Because I have been underdoing Dialectical Behavior Therapy, I have a reassuring sense of awareness about the reality of what I am experiencing (perhaps “reasonable” or “wise” mind?), and then I have the intense emotional responses of the illness at the very same time.
In fact , I am able to identify three of the criteria from BPD, according to the Diagnostical Statistical Manual of Psychiatric Criteria for diagnosing BPD:
- Identity disturbance: Markedly or persistently unstable self-image or sense of self:
I don’t have a close circle of friends right now. I have pushed them all away. I have reached out to try to reconnect, and one person has responded. I’ll see her in a week. I also have my workgroup, who I connect with part time during the week. Other than that, I only have a strong relationship with a couple of relatives long distance by phone, and my significant other.
My significant other has taken off to visit his family abroad. I will be without him for 24 days. Every time he leaves, I mark my calendar so I can watch his return date getting closer – a countdown of sorts.
I miss him so much, it’s hard to bear. I know who I am when he is around – his bubbly, friendly, sometimes sarcastic girlfriend who cooks him a nice piece of steak or chicken with dinner even though I despise it as a vegetarian.
If I’m honest, throughout the day, I seek his approval and reassurance. I look to him for cues to figure out if things are “normal” – if they smell, look, and feel “right.” I have a hard time figuring out things like that on my own and search outwardly. When he “disappears,” I feel rather lost and frightened and strange.
I just put my feet in his slippers to try to feel connected to him. (Sometimes people with BPD will sleep with an article of clothing from the missed person, spray their cologne on their pillow, or snuggle up with a stuffed animal given to them by the person). It doesn’t work.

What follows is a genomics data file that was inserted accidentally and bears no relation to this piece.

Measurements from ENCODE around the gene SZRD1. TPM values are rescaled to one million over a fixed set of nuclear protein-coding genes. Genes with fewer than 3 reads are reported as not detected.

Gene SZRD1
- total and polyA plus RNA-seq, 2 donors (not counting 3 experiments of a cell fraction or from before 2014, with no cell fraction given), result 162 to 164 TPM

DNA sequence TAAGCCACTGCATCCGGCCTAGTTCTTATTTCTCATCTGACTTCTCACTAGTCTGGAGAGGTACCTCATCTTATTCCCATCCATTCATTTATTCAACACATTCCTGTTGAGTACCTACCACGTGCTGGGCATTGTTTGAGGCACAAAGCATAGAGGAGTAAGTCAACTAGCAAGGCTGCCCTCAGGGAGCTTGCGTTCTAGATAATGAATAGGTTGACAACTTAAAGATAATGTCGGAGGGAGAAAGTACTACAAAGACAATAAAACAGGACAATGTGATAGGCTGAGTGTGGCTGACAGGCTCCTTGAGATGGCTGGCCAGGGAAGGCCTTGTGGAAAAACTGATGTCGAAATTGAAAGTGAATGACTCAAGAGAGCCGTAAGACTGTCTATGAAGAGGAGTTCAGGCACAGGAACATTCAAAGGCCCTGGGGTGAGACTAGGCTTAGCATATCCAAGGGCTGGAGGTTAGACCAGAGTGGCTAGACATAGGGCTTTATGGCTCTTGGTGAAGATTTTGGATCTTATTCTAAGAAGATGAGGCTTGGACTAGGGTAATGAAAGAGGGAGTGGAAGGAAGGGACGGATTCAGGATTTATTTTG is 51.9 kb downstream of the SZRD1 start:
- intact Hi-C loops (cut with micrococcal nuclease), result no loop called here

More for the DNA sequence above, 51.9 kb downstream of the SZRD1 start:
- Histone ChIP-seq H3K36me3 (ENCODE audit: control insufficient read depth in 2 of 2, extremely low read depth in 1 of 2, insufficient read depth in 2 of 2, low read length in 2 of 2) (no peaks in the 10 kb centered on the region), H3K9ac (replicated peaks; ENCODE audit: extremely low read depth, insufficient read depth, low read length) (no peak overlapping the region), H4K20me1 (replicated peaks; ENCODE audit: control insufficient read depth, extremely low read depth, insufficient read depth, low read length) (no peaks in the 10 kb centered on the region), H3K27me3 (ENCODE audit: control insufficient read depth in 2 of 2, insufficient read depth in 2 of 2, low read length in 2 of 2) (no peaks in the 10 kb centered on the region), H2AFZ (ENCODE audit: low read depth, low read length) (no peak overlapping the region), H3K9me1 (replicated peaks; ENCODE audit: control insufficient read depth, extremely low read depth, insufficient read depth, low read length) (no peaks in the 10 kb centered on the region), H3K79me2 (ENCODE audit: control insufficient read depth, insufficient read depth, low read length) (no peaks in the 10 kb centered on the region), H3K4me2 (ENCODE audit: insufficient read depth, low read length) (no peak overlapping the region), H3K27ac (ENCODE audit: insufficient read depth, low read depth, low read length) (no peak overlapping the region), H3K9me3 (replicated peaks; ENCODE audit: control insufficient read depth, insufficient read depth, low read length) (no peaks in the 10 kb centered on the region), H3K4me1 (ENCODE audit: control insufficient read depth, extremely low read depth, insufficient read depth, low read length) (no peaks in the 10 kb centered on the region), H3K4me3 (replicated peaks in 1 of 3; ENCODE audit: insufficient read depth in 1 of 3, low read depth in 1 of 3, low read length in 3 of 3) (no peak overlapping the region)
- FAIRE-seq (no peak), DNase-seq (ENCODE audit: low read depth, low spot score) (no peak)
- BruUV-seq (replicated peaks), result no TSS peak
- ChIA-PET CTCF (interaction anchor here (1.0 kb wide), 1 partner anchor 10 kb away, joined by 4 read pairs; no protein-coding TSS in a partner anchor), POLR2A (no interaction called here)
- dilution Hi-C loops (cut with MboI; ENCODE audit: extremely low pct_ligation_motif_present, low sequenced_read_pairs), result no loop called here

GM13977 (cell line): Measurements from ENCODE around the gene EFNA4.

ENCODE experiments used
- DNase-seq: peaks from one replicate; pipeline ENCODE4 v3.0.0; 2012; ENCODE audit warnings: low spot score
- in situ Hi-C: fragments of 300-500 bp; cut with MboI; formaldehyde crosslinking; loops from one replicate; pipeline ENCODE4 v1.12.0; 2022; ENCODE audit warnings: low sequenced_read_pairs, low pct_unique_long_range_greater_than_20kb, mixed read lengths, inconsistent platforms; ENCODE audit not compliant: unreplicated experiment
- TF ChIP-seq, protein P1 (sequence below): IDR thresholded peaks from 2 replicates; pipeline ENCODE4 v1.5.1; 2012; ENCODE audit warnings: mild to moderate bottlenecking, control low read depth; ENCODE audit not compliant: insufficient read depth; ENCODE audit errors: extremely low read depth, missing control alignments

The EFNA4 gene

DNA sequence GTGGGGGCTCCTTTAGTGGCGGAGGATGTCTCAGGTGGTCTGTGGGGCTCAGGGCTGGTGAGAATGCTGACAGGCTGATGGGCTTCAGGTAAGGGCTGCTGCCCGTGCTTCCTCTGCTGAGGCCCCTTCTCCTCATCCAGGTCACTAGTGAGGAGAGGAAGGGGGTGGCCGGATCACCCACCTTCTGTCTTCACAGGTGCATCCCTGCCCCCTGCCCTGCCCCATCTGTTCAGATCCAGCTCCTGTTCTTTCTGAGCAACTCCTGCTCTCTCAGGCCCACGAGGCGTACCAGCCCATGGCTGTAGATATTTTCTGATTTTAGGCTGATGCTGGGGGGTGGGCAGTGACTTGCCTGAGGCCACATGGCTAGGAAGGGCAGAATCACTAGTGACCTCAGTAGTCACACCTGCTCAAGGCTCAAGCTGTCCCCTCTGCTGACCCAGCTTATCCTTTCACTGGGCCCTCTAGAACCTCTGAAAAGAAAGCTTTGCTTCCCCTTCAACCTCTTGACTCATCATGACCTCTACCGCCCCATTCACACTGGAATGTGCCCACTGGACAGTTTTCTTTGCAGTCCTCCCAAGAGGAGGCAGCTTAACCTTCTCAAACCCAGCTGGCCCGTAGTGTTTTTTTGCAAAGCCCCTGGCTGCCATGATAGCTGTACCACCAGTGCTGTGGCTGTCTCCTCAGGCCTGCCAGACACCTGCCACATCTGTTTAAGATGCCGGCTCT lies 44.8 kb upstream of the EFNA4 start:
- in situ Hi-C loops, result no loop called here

Instead, I look at the clock and notice it’s been exactly 4 hours since I last kissed him and had him close by. It’ll be 24 nights before I’ll get to do that again. I cry. I pull myself back together and have glass of ice cold water.
- Frantic efforts to avoid real or imagined abandonment
Like many people who have Borderline Personality Disorder, I do have what has been clichéd as “abandonment issues.” Most specifically, I have an incident when I was around 8 years old when I became very ill, and no one checked on me or knew that I was ill for days. I don’t want to trigger myself further by getting into the details (though I’m sure I wrote about the incident in more detail in other posts when I was feeling a bit stronger, if you’re curious to look), but this wound seems to open up each time he goes away.
I used to really “act up” like a little girl and even make myself sick, all in a desperate attempt to convince him that he simply must not leave. This time, I noticed all of the impulses to do this but made an active choice not to spoil his trip and to use this very challenging situation as an opportunity for continued growth and application of my DBT skills.